He became vice president, deputy news director and executive editor of CBS News in New York, and in 1972 was involved in one of the news division’s most controversial episodes. Less than two weeks before the presidential election, the “Evening News” broadcast Cronkite’s two-part summation of the unfolding Watergate story, largely following the reporting in The Washington Post by Carl Bernstein and Bob Woodward.
Sandy Socolow, second from left, with Walter Cronkite, left, in 1970. The two later worked together on coverage of the Watergate scandal. Credit Dan J. McCoy, Walter Cronkite Papers, UT Austin’s Briscoe Center for American History
From today’s business pages, more good news (if you hunt for it) for the country’s most important institution of journalism. In a report on its own financial performance, tucked demurely inside the Business report, the New York Times reveals two key fact:
1. Digital advertising revenue is up!
2. Paid digital subscribers are up!
In today’s story, you have to hunt to find the good news, buried under the usual gloomy headline about the NYTCo’s overall performance. The main headline is — as usual — that profits slipped a tiny bit, mainly because of the continuinginevitable endless decline in print advertising and a small downturn in the money coming in from people who pay for the print edition. So what?
If you read the details of the company’s 4th-quarter results, you can find lots of good news:
–Online advertising rose 19 percent in the 4th quarter. (Yes, that includes some gain from “native advertising,” but if that’s what it takes to float the Times‘ boat, so be it.)
–The number of people who pay to subscribe to the Times online rose soared from 760,000 a year earlier to 910,000 at the end of 2014. That’s an increase of 150,000 new, paying customers, or 20 percent!
When you look at that part of the business — which is, after all, the future — the Times looks very much like a going concern. In fact, the Times‘ executive in charge of the business side, Mark Thompson, stuck his neck out and predicted that the Times will reach the 1 million milestone in paid online readers sometime in 2015. Care to wager on what day that will happen?
I’ll put my money on Sept. 18. That’s the date in 1851 when the New-York Daily Times was first published, saying about itself:
“. . . we intend to issue it every morning . . . for an indefinite number of years to come.”
And, for perspective, here is the 10-year chart of the NYTCO’s stock performance. Two things strike me. It’s hard not to notice that the stock plummeted in the Great Recession and that the Times is now up off the mat and fighting back. I now wish I had had the courage to buy some in 2009 — I could have doubled my money!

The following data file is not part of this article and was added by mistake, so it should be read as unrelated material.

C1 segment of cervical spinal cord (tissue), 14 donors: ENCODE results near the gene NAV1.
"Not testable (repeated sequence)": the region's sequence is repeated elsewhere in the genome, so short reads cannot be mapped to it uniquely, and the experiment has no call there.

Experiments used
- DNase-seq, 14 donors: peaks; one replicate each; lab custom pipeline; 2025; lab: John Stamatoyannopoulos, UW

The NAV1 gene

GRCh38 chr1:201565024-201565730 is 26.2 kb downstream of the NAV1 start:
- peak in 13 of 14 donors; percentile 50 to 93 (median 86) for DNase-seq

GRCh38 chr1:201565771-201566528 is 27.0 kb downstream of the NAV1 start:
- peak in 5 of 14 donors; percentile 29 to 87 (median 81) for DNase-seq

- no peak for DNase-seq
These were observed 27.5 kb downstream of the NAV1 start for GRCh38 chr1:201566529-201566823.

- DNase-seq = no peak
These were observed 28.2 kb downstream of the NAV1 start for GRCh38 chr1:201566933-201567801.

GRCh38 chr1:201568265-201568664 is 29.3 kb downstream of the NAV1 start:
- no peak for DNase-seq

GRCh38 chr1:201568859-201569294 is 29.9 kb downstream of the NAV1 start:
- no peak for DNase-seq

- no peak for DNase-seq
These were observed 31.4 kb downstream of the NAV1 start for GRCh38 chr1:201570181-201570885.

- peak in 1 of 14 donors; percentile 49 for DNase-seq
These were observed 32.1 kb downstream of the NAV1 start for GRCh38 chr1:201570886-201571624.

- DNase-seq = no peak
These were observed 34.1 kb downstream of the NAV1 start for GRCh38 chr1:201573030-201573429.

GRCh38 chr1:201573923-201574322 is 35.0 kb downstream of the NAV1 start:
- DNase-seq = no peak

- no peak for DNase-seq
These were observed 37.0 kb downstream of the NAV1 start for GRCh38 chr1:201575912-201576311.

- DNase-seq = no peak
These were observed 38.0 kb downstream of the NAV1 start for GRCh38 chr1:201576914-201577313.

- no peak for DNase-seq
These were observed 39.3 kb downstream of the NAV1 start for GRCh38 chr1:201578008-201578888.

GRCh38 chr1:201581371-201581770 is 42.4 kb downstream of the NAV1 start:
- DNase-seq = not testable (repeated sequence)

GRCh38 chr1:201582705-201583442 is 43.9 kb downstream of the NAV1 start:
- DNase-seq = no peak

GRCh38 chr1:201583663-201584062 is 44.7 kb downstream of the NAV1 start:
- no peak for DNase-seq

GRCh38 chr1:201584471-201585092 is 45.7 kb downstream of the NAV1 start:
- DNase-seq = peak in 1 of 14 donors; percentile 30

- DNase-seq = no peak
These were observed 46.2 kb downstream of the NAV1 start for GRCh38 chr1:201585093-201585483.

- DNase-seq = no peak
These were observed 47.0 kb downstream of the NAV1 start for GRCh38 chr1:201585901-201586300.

[P.S. IMHO, the existential goal of the Times should be this: find enough digital revenue to pay for the cost of running the newsroom. Everything else is a distraction.]
By one account, India’s Prime Minister, Narendi Modi, has drawn inspiration from the life story of Ben Franklin — colonial-era printer, proto-American journalist, and publishing success.
In a recent radio address in conjunction with President Obama’s visit to India, Modi hailed Franklin.
. . .your question is, who has inspired me. I liked reading as a child. And I got an opportunity to read the biography of Benjamin Franklin
“And I tell everyone, we should read Benjamin Franklin’s biography. Even today, it inspires me. And Benjamin Franklin had a multi-dimensional personality. He was a politician, he was a political scientist, he was a social worker, he was a diplomat. And he came from an ordinary family. He could not even complete his education. But till today, his thoughts have an impact on American life,” he added.
It is unclear (to me, at least) whether Modi is referring to Franklin’s famous “Autobiography” or to one of the many fine biographies of BF (although most of the best ones were written long after Modi’s childhood; my favorites are by Isaacson and Brands.) If it’s the “Autobiography,” then Modi is probably referring to young Ben’s ferocious program of self-improvement and his determination to rise from beyond-humble beginnings to make something of himself. Indeed, the circumstances of Ben’s early life in Boston, as the 15th child in his father’s large family, were those of deep poverty in a distant fragment of the British Empire. Yet, by the end of his long and remarkable life, Franklin was one of the most accomplished and celebrated figures on the planet.
The Internet is many things, and most of us in the developed world have come, in a matter of just a few years, to depend on it for all sorts of things. Like a lot of people, I depend on the Internet to do most of my work, to keep track of my finances, to take and share photos, to keep in touch with loved ones, and lots of other activities that are fun, expressive, or important. More and more, I rely on the Internet to store or remember things for me. I have exported much of my deteriorating capacity to recall.